Recent drinking water quality monitoring conducted by Brownlow Utility District has found elevated levels of lead in drinking water in some homes/buildings in the locations served by Brownlow Utility District. Brownlow Utility District is concerned about the health of our residents because lead can cause serious health problems if too much enters your body from drinking water or other sources, especially for pregnant women and children 6 years and younger. It can cause damage to the brain and kidneys, and can interfere with the production of red blood cells that carry oxygen to all parts of your body. Scientists have linked the effects of lead on the brain with lowered IQ in children.
Adults with kidney problems and high blood pressure can be affected by low levels of lead more than healthy adults. Lead is stored in the bones and it can be released later in life. During pregnancy, the child receives lead from the mother’s bones, which may affect brain development.
Lead and copper analytical results are evaluated against an action level, not a Maximum Contaminant Level (MCL). The action level for lead is 0.015 mg/L. The lead action level is exceeded if the concentration of lead in more than 10 percent of tap water samples collected during any monitoring period is greater than 0.015mg/L (i.e., if the 90th percentile lead level is greater than 0.015 mg/L).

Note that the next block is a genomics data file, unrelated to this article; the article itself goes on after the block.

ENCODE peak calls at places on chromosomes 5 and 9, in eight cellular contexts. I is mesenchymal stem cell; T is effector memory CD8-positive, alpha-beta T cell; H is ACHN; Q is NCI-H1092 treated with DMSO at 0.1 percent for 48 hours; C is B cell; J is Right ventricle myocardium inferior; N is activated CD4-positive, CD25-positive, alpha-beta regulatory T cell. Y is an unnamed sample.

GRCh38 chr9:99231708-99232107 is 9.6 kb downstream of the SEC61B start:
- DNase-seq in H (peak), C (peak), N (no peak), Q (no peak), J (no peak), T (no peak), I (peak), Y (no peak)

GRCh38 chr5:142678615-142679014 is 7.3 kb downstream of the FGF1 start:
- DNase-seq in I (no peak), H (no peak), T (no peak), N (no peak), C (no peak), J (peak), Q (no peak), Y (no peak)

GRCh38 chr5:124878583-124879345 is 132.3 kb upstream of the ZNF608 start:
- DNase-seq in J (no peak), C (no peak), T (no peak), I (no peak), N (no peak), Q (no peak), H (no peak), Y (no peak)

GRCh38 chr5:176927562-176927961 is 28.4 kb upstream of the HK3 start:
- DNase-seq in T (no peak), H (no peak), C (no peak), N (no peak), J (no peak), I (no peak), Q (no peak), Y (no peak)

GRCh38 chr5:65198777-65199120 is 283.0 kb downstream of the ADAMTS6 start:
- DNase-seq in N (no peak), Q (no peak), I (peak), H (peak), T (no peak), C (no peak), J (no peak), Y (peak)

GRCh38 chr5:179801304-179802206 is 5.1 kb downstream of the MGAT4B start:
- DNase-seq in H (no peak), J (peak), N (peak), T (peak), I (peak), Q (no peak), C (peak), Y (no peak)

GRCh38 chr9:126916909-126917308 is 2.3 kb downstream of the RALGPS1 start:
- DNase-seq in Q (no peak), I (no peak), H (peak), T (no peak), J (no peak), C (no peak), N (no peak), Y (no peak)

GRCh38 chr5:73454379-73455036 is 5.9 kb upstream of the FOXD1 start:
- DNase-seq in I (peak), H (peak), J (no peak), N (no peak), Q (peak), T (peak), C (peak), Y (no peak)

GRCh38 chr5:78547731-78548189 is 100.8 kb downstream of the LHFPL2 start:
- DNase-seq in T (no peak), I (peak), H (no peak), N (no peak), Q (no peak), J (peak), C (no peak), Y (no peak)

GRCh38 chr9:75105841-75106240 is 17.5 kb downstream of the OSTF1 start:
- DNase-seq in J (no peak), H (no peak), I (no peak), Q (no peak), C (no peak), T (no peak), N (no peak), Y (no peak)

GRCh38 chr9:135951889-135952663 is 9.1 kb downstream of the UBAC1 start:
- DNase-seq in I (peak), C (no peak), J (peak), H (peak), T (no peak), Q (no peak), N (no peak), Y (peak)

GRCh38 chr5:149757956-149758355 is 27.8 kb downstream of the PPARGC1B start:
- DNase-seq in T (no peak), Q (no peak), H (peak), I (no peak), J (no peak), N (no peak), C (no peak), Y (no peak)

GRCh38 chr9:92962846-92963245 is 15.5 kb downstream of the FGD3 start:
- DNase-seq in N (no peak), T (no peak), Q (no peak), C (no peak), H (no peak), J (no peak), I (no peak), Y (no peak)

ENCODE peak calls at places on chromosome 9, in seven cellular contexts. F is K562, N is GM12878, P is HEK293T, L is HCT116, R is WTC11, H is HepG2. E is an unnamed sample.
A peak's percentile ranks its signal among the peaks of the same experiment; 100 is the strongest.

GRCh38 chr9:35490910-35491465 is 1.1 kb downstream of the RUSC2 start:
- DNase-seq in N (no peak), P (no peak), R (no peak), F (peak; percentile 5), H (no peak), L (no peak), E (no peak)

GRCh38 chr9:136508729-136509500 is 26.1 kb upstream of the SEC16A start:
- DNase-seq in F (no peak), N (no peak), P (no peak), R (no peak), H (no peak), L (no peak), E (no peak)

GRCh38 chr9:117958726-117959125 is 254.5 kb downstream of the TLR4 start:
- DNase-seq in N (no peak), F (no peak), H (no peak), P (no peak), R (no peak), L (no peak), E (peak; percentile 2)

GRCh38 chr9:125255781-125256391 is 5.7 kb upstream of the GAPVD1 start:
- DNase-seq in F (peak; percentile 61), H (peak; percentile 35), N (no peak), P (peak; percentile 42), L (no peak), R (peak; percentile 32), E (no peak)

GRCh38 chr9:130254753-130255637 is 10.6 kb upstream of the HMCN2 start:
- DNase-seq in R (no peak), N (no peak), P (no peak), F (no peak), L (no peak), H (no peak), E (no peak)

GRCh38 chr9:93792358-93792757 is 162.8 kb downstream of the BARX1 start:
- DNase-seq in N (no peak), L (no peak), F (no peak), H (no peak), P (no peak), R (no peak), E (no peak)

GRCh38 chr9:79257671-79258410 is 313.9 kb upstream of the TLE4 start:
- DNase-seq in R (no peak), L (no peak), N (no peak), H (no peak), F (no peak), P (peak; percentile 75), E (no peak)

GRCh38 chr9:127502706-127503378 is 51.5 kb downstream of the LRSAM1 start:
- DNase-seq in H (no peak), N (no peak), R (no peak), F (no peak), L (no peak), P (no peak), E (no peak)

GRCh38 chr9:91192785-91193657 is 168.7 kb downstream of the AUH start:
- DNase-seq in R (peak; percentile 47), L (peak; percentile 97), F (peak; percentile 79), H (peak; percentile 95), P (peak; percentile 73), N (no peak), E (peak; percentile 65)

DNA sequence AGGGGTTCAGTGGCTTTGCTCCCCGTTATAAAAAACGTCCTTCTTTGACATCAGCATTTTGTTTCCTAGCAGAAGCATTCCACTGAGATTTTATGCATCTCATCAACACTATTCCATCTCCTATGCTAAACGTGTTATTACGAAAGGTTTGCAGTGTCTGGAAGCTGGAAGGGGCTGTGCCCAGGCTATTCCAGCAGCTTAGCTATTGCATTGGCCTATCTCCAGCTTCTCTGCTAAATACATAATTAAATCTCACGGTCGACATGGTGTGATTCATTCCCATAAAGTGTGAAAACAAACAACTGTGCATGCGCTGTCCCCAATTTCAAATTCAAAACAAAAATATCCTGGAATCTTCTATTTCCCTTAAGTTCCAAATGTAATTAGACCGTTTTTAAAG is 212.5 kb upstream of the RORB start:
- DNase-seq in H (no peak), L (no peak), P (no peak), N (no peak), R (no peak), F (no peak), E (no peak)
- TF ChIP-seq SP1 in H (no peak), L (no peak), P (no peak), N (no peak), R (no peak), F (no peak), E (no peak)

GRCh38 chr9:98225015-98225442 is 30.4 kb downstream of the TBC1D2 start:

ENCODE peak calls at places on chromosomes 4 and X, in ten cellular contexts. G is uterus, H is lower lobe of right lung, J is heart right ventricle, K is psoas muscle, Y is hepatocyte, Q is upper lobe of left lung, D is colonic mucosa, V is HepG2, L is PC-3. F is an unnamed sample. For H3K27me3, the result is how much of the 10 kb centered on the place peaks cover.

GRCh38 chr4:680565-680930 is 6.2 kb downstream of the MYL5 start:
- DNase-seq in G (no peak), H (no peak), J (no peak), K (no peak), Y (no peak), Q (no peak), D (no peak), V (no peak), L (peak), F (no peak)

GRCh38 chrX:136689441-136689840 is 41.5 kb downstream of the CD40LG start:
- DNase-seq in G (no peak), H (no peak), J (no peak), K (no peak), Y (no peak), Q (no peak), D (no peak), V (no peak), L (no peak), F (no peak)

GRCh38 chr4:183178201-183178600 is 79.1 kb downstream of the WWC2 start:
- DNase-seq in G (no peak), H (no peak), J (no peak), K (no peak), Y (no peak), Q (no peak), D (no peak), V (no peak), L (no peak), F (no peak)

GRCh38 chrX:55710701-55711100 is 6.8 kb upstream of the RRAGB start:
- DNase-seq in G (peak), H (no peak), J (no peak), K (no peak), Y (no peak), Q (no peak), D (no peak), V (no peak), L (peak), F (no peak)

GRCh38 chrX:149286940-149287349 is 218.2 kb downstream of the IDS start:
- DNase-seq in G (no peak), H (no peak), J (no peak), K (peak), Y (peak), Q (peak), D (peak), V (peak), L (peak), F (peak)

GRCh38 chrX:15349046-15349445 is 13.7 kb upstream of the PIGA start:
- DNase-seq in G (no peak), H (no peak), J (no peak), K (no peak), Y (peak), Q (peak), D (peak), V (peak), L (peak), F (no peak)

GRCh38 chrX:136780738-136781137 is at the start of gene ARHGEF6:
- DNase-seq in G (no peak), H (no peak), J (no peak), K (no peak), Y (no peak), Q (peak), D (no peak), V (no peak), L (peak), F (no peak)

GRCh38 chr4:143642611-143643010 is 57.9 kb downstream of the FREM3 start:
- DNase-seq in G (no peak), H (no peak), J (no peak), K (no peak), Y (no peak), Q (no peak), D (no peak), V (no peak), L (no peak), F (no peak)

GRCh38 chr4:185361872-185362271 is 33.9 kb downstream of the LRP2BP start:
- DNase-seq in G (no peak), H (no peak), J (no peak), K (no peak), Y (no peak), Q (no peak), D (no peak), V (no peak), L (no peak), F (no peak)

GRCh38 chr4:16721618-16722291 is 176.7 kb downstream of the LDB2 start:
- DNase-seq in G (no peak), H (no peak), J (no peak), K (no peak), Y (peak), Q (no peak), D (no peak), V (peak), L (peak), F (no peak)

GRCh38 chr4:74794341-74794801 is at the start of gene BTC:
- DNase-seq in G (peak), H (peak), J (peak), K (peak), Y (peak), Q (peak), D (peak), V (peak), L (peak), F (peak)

If sample results exceed this level, the water system is required to complete additional requirements including public education and outreach. Brownlow Utility personnel are required to notify customers within 72 hours of confirming an exceedance of the 90th percentile.
The primary sources of lead exposure are lead-based paint and lead contaminated dust or soil. Lead is rarely found in source water. If detected, the lead level detected may be due to the corrosion of plumbing materials within your home. These materials may include brass faucets, fittings, valves and lead solder. Homes built before 1986 are more likely to contain these materials. However new homes may also be at risk. Prior to January 4, 2014, plumbing fixtures were allowed to contain up to 8% lead content. Effective January 4, 2014 the amount of lead allowed in plumbing fixtures and pipes has been reduced to 0.25%